Striding out of cancer in purple

Ninja Warrior wages hope at PurpleStride


Josh Livingston

Joe Heiden at the top of Mount Adams holding a wage hope banner. Heiden brings a wage hope banner with him everytime he does something noteworthy or mentionable. He appeared on several talk shows in Portland after his appearance on American Ninja Warrior, and at these interviews he held up the wage hope banner to bring awareness to pancreatic cancer.

My dad is a Ninja Warrior. He completed two obstacles… without a fully functioning pancreas. That’s why this saturday’s fundraiser hits home for me.

On Sept. 23, Portland will ignite with the color purple. Purple is the color of hope for countless pancreatic cancer patients and (the few) survivors. The Pancreatic Cancer Action Network throws a huge fundraiser, called PurpleStride, each year to support all those affected by the disease. Friends, family members, doctors, and pancreatic cancer patients run or walk a 5k together. The event is located at the World Trade Center in downtown Portland.The opening ceremony, which starts at 9 a.m. kicks off the event with activities like a photobooth, and a guest speaker. Then, the run begins at 9:30 a.m. 

In October 2014, Joseph Heiden, my dad, was diagnosed with stage three pancreatic cancer. The doctors told him that he may only have a few months to live. I couldn’t believe what I was hearing, it didn’t seem real. My dad immediately started treatment at the Oregon Health and Science University (OHSU). He had to endure the tortures of immunotherapy, chemotherapy and radiation. Although these treatments were shrinking the cancer, they made him extremely sick. Thankfully, they did their job and my dad was able to have surgery at the end of my freshman year. The surgery, though long and nerve racking, was successful. It was a miracle, to think that he had beat the cancer when he was told he only had a few months to live.

To bring attention to pancreatic cancer, and stay healthy my dad decided to train for the TV show, “American Ninja Warrior.” Since most of his pancreas was taken out in the surgery, my dad isn’t able to gain weight from fat. He has to work out everyday to stay alive. Having a goal helped him do this. During my sophomore and junior year, my family gathered pictures, interviews and other video content to help him create a submission video for the show.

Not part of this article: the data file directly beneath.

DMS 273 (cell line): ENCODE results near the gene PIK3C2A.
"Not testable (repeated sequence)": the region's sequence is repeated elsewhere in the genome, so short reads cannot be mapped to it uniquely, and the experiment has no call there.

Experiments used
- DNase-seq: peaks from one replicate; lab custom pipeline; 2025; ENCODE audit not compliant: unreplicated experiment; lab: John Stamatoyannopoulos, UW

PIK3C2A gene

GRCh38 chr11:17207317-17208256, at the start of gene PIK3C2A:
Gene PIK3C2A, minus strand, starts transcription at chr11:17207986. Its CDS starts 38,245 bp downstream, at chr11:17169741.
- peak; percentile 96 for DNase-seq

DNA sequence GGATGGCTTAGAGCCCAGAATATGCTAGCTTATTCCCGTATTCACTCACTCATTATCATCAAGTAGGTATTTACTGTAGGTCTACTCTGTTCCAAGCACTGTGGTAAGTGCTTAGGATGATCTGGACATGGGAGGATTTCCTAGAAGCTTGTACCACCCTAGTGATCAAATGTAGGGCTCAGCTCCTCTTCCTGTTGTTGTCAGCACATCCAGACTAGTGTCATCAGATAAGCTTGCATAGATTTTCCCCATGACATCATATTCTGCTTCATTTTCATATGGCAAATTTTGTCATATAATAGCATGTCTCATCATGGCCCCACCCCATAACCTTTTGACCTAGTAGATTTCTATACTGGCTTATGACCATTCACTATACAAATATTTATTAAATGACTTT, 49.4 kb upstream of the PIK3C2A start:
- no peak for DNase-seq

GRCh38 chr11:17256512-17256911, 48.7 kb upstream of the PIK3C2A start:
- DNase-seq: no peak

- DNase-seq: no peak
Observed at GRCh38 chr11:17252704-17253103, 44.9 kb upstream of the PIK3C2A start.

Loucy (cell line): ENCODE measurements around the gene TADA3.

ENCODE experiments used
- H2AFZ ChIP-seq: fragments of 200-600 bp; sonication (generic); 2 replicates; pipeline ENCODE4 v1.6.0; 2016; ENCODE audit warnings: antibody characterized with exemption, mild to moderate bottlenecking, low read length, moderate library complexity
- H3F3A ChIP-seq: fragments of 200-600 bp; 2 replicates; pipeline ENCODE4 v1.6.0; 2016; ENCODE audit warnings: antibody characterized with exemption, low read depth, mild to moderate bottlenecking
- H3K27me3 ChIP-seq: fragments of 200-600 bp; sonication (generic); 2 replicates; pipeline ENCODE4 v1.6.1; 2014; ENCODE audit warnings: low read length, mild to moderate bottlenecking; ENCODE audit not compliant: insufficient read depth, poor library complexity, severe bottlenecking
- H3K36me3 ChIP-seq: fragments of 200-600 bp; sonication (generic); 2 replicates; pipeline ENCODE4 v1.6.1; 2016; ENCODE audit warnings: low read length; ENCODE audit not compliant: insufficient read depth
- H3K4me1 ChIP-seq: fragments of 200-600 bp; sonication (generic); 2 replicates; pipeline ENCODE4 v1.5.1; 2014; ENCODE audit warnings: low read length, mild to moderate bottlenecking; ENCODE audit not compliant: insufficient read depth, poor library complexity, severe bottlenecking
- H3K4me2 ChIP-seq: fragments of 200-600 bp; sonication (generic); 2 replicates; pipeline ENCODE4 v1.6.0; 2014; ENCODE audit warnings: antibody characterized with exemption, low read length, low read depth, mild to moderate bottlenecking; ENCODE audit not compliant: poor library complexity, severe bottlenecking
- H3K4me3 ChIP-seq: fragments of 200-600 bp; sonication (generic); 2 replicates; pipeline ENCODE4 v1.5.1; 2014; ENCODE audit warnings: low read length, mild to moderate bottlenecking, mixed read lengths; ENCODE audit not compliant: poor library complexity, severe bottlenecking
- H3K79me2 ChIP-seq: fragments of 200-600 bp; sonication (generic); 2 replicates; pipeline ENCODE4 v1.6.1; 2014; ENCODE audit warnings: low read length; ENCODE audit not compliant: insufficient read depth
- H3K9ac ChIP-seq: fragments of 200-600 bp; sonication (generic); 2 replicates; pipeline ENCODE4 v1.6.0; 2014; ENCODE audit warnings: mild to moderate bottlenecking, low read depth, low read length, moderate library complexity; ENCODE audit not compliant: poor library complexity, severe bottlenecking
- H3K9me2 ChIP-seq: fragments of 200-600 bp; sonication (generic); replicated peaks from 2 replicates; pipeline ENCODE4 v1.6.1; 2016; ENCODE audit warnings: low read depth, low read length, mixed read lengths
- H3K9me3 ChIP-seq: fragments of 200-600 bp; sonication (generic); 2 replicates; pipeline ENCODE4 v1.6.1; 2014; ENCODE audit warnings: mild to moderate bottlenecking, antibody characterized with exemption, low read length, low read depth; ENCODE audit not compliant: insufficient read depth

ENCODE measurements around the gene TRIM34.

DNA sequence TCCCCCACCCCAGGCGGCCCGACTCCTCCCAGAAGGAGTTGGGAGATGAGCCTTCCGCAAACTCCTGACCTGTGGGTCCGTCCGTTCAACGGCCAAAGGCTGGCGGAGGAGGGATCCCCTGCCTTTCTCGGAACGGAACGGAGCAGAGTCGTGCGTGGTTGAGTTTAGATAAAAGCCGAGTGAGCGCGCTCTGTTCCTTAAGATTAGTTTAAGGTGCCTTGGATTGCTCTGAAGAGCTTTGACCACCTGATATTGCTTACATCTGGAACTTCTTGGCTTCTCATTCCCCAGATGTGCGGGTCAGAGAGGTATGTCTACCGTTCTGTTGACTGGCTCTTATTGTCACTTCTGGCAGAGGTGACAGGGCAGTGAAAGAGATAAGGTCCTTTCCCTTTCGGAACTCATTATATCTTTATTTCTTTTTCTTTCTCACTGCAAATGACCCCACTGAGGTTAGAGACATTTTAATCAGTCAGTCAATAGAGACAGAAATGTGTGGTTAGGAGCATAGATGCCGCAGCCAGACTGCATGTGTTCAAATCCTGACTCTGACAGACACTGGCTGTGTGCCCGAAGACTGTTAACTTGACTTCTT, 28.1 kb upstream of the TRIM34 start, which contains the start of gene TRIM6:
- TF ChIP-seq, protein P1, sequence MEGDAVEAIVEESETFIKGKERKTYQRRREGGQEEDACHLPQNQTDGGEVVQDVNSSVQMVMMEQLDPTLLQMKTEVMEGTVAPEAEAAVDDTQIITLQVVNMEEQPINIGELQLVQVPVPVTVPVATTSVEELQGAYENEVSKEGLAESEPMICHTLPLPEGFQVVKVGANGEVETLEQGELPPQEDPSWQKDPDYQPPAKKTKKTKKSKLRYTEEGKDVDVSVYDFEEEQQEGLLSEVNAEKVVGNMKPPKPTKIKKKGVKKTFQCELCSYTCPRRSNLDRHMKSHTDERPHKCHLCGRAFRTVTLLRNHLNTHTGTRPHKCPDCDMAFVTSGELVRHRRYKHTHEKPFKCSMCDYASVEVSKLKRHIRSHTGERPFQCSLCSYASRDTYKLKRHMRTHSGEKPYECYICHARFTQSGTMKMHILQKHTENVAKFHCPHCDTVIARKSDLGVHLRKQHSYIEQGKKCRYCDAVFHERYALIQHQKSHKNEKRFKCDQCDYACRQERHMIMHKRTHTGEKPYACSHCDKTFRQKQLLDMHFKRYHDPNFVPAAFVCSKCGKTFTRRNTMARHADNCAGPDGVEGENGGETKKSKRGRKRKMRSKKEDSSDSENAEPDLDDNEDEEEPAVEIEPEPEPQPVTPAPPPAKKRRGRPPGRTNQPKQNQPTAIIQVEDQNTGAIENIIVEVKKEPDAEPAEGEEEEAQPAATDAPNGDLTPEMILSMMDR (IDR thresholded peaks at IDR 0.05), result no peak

Things seemed to be turning up; he even summited Mt. Adams. Then, the day after he returned from climbing the mountain, a scan revealed that his cancer had returned in his lungs. Luckily, he was able to undergo another surgery in October 2016. The doctors at OHSU got the largest tumor out, but a dent was created in my dad’s progress towards ANW. In order to pursue his goal, he would have to train a lot harder. My dad decided to take this hit and learned something from it.

“For others afflicted with the disease, it is very important to do your best to look at all of your options early on.” He said.“Since the disease is difficult to detect, it is often caught late and people rush to treatment, which can make them ineligible for clinical trials with new medicines.  People always ask how I stay so optimistic and happy.  For me, it doesn’t make sense to waste this moment, right now, worrying about an uncertain future.”

My dad was accepted onto American Ninja Warrior. In March 2017, my family packed our bags and headed to Los Angeles, Calif., where the first course was set up. We also had a film crew visit our house and follow us around for a day.The experience was incredible: I saw my dad battle pancreatic cancer so strongly and achieve things unimaginable to most patients.

Thinking back to the experience, my dad says, “Being on ANW was a lot of fun and an honor.  I am training as much as possible for next year and have more confidence than ever that I will make it to the buzzer!”

Although there is still cancer in his lungs, he is fighting, and will continue to keep fighting. Hopefully he will return on ANW next year.

Fundraisers like PurpleStride help save lives. Without their help my dad may not have had the resources he did. Supporting the Pancreatic Cancer Action Network helps fund new technology that may one day cure pancreatic cancer. For more information on how you can help wage hope and to sign up for the event go to